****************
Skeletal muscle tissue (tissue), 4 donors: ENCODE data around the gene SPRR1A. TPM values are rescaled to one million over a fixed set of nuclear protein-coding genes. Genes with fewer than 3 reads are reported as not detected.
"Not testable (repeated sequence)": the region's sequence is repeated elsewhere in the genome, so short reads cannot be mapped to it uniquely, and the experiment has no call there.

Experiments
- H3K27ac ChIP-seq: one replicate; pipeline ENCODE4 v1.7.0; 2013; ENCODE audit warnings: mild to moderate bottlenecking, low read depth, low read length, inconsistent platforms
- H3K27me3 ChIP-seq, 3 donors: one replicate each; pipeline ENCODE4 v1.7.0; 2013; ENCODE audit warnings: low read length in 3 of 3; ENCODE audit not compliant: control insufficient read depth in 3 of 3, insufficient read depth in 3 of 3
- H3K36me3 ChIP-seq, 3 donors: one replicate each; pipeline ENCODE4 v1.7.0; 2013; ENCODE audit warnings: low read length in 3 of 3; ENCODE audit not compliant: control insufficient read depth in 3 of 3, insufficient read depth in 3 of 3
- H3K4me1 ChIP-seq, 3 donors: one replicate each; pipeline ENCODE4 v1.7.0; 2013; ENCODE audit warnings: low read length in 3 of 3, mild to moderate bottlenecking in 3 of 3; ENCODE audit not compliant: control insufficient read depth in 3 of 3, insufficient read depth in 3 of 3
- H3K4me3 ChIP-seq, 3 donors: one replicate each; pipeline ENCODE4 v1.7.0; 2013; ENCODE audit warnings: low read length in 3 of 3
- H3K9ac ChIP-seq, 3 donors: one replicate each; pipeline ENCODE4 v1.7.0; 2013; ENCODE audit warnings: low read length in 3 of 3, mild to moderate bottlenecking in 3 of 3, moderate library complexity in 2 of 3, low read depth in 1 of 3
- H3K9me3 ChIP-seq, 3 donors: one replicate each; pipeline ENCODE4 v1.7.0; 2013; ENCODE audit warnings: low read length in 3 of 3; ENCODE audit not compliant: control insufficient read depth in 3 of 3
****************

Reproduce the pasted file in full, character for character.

Skeletal muscle tissue (tissue), 4 donors: ENCODE data around the gene SPRR1A. TPM values are rescaled to one million over a fixed set of nuclear protein-coding genes. Genes with fewer than 3 reads are reported as not detected.
"Not testable (repeated sequence)": the region's sequence is repeated elsewhere in the genome, so short reads cannot be mapped to it uniquely, and the experiment has no call there.

Experiments
- H3K27ac ChIP-seq: one replicate; pipeline ENCODE4 v1.7.0; 2013; ENCODE audit warnings: mild to moderate bottlenecking, low read depth, low read length, inconsistent platforms
- H3K27me3 ChIP-seq, 3 donors: one replicate each; pipeline ENCODE4 v1.7.0; 2013; ENCODE audit warnings: low read length in 3 of 3; ENCODE audit not compliant: control insufficient read depth in 3 of 3, insufficient read depth in 3 of 3
- H3K36me3 ChIP-seq, 3 donors: one replicate each; pipeline ENCODE4 v1.7.0; 2013; ENCODE audit warnings: low read length in 3 of 3; ENCODE audit not compliant: control insufficient read depth in 3 of 3, insufficient read depth in 3 of 3
- H3K4me1 ChIP-seq, 3 donors: one replicate each; pipeline ENCODE4 v1.7.0; 2013; ENCODE audit warnings: low read length in 3 of 3, mild to moderate bottlenecking in 3 of 3; ENCODE audit not compliant: control insufficient read depth in 3 of 3, insufficient read depth in 3 of 3
- H3K4me3 ChIP-seq, 3 donors: one replicate each; pipeline ENCODE4 v1.7.0; 2013; ENCODE audit warnings: low read length in 3 of 3
- H3K9ac ChIP-seq, 3 donors: one replicate each; pipeline ENCODE4 v1.7.0; 2013; ENCODE audit warnings: low read length in 3 of 3, mild to moderate bottlenecking in 3 of 3, moderate library complexity in 2 of 3, low read depth in 1 of 3
- H3K9me3 ChIP-seq, 3 donors: one replicate each; pipeline ENCODE4 v1.7.0; 2013; ENCODE audit warnings: low read length in 3 of 3; ENCODE audit not compliant: control insufficient read depth in 3 of 3